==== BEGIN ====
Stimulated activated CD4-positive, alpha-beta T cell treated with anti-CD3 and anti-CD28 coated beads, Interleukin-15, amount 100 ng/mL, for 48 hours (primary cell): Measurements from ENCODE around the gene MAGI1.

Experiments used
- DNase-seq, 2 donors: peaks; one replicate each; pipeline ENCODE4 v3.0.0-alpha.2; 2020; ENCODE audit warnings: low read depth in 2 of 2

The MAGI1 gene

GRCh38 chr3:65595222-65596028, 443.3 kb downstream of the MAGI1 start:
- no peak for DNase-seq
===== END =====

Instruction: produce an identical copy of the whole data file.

Stimulated activated CD4-positive, alpha-beta T cell treated with anti-CD3 and anti-CD28 coated beads, Interleukin-15, amount 100 ng/mL, for 48 hours (primary cell): Measurements from ENCODE around the gene MAGI1.

Experiments used
- DNase-seq, 2 donors: peaks; one replicate each; pipeline ENCODE4 v3.0.0-alpha.2; 2020; ENCODE audit warnings: low read depth in 2 of 2

The MAGI1 gene

GRCh38 chr3:65595222-65596028, 443.3 kb downstream of the MAGI1 start:
- no peak for DNase-seq